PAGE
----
[¶ 5] While his appeal in this case was pending, we also granted Mark Rath permission to file another motion in the district court, seeking to amend the parenting plan for overnight parenting time to accommodate a ten-day, out-of-state family vacation. See Rath v. Rath, 2018 ND 98, ¶¶ 4-5, 909 N.W.2d 666. After a hearing, the district court denied his motion and awarded attorney fees. We affirmed the denial of his motion, reversed the attorney fees award, and denied his request for a supervisory writ. Id. at ¶¶ 1, 16. We now address Mark Rath's present appeal concerning proceedings related to entry of the second amended judgment.


         [¶ 6] A district court may modify primary residential responsibility after two years from an order establishing primary residential responsibility, if the court finds: (1) a material change has occurred in the child's or parties' circumstances, and (2) modification is necessary for the child's best interests. See N.D.C.C. § 14-09-06.6(6). A "material change in circumstances" means "an important new fact that was not known at the time of the prior custody decree." Hankey v. Hankey, 2015 ND 70, ¶ 6, 861 N.W.2d 479 (quoting Lechler v. Lechler, 2010 ND 158, ¶ 9, 786 N.W.2d 733 (citation omitted)). The party seeking to modify primary residential responsibility bears the burden of proof. N.D.C.C. § 14-09-06.6(8). The court's decision whether to modify custody is a finding of fact that will only be reversed on appeal if clearly erroneous. Siewert v. Siewert, 2008 ND 221, ¶ 16, 758 N.W.2d 691.

         [¶ 7] In deciding parenting time, we have explained that "the best interests of the child, rather than the wishes or desires of the parents, are paramount." Bertsch v. Bertsch, 2006 ND 31, ¶ 5, 710 N.W.2d 113.

[T]o modify parenting time, "the moving party must demonstrate that a material change in circumstances has occurred since entry of the previous [parenting time] order and that the modification is in the best interests of the child."... The standard set forth in our case law governs modification of a parenting time decision.

Seibold v. Leverington, 2013 ND 173, ¶ 19, 837 N.W.2d 342 (quoting Wolt v. Wolt, 2011 ND 170, ¶ 19, 803 N.W.2d 534 (citations omitted)).

         [¶ 8] The district court's decision on parenting time is a finding of fact, subject to the clearly erroneous standard of review. Id. A finding of fact is clearly erroneous if there is no evidence to support it, if the finding is induced by an erroneous view of the law, or if the reviewing court is left with a definite and firm conviction a mistake has been made. Id. at ¶ 12. A court's ruling on decisionmaking responsibility is also a finding of fact, reviewed under the clearly erroneous standard. See Horsted v. Horsted, 2012 ND 24, ¶¶ 4-5, 812 N.W.2d 448. "A parenting plan must include a provision relating to decisionmaking responsibility, N.D.C.C. § 14-09-30(2)(a), and that responsibility must be allocated in the best interests of the child, N.D.C.C. § 14-09-31(2)." Horsted, at ¶ 5. A court need not make separate findings for each best interests factor under N.D.C.C. § 14-09-06.2, but its findings must contain sufficient specificity to show the factual basis for the decision. Wolt v. Wolt, 2010 ND 26, ¶ 9, 778 N.W.2d 786.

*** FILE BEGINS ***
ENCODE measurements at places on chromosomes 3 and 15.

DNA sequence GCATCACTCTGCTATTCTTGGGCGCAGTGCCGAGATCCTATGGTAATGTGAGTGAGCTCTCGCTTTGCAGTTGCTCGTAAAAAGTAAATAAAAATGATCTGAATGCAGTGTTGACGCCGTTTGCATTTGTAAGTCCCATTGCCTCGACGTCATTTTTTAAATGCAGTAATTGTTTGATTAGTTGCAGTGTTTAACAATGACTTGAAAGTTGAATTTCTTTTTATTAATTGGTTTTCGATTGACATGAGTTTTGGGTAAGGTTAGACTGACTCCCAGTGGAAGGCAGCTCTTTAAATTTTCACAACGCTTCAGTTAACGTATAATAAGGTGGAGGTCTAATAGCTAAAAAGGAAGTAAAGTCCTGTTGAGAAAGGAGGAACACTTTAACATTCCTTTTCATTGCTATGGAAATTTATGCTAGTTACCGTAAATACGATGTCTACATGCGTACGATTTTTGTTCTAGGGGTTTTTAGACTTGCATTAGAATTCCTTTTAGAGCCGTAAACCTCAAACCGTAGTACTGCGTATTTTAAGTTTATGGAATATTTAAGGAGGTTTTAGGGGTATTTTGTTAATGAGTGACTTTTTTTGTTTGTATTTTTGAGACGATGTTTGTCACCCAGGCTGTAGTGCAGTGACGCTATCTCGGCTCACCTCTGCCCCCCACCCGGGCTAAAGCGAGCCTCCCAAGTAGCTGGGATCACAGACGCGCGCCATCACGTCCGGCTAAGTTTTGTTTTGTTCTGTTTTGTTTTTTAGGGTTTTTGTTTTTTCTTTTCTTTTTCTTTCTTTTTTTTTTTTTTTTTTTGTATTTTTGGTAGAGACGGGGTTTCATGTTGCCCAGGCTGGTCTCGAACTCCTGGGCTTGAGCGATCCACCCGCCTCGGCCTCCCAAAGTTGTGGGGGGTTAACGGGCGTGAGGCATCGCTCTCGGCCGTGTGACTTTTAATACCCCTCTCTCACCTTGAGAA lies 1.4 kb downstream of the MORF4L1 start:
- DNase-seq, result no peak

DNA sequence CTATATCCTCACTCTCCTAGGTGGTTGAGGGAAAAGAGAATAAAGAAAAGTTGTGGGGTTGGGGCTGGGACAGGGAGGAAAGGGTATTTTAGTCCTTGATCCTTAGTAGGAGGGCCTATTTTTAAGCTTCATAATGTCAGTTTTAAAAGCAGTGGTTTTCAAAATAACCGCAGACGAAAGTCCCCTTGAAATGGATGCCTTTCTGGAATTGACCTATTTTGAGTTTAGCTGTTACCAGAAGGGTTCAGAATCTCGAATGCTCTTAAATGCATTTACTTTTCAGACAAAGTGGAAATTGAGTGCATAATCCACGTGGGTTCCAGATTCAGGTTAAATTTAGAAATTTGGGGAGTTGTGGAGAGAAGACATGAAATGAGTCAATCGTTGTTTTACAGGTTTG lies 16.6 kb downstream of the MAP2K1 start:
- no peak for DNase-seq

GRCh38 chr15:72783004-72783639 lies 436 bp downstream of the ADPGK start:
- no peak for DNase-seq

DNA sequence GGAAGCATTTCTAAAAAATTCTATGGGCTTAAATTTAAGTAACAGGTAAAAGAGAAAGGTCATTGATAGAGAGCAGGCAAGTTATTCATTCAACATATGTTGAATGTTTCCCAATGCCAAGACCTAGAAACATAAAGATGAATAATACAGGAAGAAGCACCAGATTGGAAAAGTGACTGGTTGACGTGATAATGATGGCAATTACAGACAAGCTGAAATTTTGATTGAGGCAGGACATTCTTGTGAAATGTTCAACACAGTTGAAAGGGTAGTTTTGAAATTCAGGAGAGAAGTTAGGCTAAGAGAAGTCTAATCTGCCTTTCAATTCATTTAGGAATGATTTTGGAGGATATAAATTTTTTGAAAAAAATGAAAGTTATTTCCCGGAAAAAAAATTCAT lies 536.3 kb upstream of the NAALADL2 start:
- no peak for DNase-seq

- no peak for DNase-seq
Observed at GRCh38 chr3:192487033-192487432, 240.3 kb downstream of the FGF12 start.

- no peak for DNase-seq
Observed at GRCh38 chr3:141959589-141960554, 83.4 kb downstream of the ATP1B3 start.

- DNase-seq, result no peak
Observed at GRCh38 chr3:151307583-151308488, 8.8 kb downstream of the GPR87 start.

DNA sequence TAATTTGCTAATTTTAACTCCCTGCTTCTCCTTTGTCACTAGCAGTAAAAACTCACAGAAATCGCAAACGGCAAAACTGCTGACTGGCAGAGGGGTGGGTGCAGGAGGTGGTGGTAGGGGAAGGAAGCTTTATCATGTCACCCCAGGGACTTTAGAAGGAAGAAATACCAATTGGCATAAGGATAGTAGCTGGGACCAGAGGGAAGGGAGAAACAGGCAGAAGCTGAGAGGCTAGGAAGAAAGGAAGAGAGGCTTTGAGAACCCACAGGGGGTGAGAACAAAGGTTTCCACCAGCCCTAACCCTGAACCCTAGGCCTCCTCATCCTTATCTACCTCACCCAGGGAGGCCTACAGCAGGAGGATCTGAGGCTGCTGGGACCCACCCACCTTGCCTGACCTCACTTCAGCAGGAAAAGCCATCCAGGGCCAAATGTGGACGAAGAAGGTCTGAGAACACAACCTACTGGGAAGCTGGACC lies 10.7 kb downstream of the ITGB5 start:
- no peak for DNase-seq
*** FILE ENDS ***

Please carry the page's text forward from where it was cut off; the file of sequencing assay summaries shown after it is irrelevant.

[¶ 9] In this case, Mark Rath also made motions for a new trial and for reconsideration, both of which were denied on limited remand. While our law does not formally recognize motions to reconsider, "[t]his Court generally treats a motion for reconsideration as either a motion to alter or amend the judgment under N.D.R.Civ.P. 59(j), or a motion for relief from a judgment or order under N.D.R.Civ.P. 60(b)." Tuhy v. Tuhy, 2018 ND 53, ¶ 20, 907 N.W.2d 351. A district court's denial of a motion to reconsider ...